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Winnipeg- Vancover VFR!!!! Tips and advice wanted

Posted By:
Stefan Theberge
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#1 Posted: 9/3/2009 22:26:44

Hi all I'm fairly new to aviation and was considering flying my C-172 from Winnipeg to Vancover for my brother's wedding.  The wedding is months away so I've left plenty of time to prepare and educate myself.  What kind of charts (among other things!) will I need to obtain,  and to whom would I speak with about mountain flight?  I hear this type of trip is challenging yet very doable.

Any input would be greatly appreciated!



Adam Smith
Young Eagles Pilot or VolunteerHomebuilder or Craftsman
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#2 Posted: 9/4/2009 08:03:56

Sounds like a fun trip.  There was a recent thread about flying VFR through the Rockies with some useful advice on mountain flying:  http://www.oshkosh365.org/ok365_DiscussionBoardTopic.aspx?id=1235&boardid=147&forumid=175&topicid=2563



Stefan Theberge
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#3 Posted: 9/4/2009 14:37:22

Very informative thanks bud!



Brian Vasseur
Homebuilder or Craftsman
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#4 Posted: 9/10/2009 22:43:25

I did most of that trip recently in a Zenair 250 and really enjoyed it. I've only got a few hundred hours myself and I've only done the trip a few times but hopefully you find this useful.

Between Regina and Vancouver the winds are usually from the west or north west. My home base is Calgary so I've done Calgary to vancouver and Calgary to Regina in separate trips.

When flying from Calgary to Regina I can usually make it non stop unless I have a headwind.

Regina to Calgary usually ends up with a headwind so I plan a stop in Medicine Hat (CYXH). It adds just a few miles to the trip. Bar XH has an excellent facility and outstanding ramp service. From there plan direct to Springbank (CYBW). This leg will be about 450 miles. You need a Regina VNC, Calgary VNC and a Calgary VTA. Calgary airspace changed this year so you need current charts. Springbank can be very very busy as there are a lot of students training there. If you're on a flight plan you shouldn't have problems getting permission to enter their airspace. If you radio the tower and they don't answer just wait a minute and call again. They're not answering because they're too busy to let you into the class C so just orbit. The entry and exit procedures for springbank can be found in the CFS, the Priddis Corner entry would work best for you.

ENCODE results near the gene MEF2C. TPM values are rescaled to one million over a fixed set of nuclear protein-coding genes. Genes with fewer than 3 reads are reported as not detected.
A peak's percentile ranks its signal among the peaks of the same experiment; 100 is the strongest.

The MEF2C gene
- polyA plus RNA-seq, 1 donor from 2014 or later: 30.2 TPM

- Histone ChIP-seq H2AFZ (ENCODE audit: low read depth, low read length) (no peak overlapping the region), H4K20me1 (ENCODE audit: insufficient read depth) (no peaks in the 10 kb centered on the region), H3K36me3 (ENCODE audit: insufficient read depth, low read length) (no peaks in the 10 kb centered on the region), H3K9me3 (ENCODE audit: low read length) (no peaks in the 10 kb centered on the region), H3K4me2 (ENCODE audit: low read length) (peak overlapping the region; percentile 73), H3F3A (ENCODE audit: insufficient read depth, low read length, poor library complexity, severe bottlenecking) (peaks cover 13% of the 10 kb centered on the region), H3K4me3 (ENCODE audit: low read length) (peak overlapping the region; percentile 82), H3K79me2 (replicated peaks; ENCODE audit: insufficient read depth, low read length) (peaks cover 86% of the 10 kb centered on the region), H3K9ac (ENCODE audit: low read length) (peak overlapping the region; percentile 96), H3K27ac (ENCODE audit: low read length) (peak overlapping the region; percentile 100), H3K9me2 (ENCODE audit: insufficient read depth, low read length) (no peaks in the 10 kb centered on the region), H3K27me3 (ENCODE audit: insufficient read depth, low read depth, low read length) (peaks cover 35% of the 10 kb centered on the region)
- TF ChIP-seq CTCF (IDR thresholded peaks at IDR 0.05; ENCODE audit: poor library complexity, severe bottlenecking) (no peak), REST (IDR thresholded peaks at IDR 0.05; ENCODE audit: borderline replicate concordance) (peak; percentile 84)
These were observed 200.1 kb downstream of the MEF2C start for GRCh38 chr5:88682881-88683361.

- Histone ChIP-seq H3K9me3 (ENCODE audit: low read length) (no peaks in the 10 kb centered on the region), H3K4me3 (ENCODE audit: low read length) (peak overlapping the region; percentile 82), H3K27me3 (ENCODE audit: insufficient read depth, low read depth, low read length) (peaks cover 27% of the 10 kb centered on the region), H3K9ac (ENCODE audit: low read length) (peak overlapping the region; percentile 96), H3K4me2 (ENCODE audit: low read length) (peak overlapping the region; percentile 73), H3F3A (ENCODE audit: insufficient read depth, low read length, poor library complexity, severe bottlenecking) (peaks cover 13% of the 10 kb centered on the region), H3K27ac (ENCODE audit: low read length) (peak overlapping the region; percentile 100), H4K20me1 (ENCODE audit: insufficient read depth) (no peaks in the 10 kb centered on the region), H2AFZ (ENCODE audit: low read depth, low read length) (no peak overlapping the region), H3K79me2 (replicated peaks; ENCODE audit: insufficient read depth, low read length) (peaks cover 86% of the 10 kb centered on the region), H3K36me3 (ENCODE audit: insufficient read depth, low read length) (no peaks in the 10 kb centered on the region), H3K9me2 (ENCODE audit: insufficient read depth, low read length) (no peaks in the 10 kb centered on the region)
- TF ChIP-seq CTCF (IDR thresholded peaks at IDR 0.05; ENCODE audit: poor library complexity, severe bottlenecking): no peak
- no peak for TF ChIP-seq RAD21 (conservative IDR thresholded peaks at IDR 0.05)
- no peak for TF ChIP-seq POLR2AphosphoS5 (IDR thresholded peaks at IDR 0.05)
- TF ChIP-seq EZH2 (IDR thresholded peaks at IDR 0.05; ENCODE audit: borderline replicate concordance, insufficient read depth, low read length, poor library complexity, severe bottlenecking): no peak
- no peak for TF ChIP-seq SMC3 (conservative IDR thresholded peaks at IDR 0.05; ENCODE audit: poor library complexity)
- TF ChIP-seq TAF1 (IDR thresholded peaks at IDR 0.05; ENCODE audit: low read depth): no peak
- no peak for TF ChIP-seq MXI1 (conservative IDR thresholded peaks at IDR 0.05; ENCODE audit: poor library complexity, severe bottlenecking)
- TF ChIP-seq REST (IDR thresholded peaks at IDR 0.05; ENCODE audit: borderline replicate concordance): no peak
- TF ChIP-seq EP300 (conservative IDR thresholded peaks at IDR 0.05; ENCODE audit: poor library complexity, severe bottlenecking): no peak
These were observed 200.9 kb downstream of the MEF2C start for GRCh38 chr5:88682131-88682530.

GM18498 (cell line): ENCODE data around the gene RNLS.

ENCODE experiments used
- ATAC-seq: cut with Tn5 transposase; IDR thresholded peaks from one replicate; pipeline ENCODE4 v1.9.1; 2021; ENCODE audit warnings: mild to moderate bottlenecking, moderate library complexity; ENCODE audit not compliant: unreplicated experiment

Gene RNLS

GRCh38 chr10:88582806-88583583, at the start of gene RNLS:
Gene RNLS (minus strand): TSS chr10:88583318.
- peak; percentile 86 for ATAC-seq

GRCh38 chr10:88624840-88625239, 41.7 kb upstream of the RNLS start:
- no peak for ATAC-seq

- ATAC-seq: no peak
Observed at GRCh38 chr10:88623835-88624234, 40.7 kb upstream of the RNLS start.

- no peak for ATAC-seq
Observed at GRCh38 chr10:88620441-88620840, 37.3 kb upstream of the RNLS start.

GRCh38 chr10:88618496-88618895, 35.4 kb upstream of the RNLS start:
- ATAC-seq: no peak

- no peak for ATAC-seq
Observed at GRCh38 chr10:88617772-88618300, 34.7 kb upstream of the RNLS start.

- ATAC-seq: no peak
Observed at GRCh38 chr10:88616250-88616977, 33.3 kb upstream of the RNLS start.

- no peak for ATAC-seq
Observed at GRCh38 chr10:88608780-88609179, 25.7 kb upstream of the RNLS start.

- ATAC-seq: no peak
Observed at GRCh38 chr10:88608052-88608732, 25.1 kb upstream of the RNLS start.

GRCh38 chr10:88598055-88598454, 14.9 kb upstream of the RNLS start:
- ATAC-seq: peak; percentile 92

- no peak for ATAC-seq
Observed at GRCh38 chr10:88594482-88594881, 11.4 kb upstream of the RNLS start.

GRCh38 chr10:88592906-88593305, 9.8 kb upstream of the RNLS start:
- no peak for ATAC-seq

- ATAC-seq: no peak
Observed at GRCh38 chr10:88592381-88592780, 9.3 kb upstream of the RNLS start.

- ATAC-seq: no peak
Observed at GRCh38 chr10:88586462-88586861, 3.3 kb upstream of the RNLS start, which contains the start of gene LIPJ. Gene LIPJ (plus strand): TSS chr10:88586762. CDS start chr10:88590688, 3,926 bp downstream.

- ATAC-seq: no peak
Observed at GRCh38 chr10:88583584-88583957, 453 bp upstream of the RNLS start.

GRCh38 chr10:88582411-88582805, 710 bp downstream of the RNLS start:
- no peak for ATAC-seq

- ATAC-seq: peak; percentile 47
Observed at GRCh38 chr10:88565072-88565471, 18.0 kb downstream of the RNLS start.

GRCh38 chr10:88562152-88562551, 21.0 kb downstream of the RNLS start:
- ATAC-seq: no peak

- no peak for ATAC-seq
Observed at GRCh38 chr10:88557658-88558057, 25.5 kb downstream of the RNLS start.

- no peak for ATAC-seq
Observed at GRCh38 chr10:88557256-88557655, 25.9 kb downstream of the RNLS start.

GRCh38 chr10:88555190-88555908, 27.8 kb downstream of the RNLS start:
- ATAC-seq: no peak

If you're planning to overnight in Calgary let me know and I can suggest other local airports, places to stay and things to do.

The next leg I recommend would be to Salmon Arm. John has a great facility there and an airport car if you want to run into town. Plan about 2.5 hours. Best plan is to follow the TransCanada. 8500 feet works good but at 10,500 you can cut a few corners. Great sightseeing along the way. If you run into problems you have golden, revelstoke and Banff (grass and emergencies only).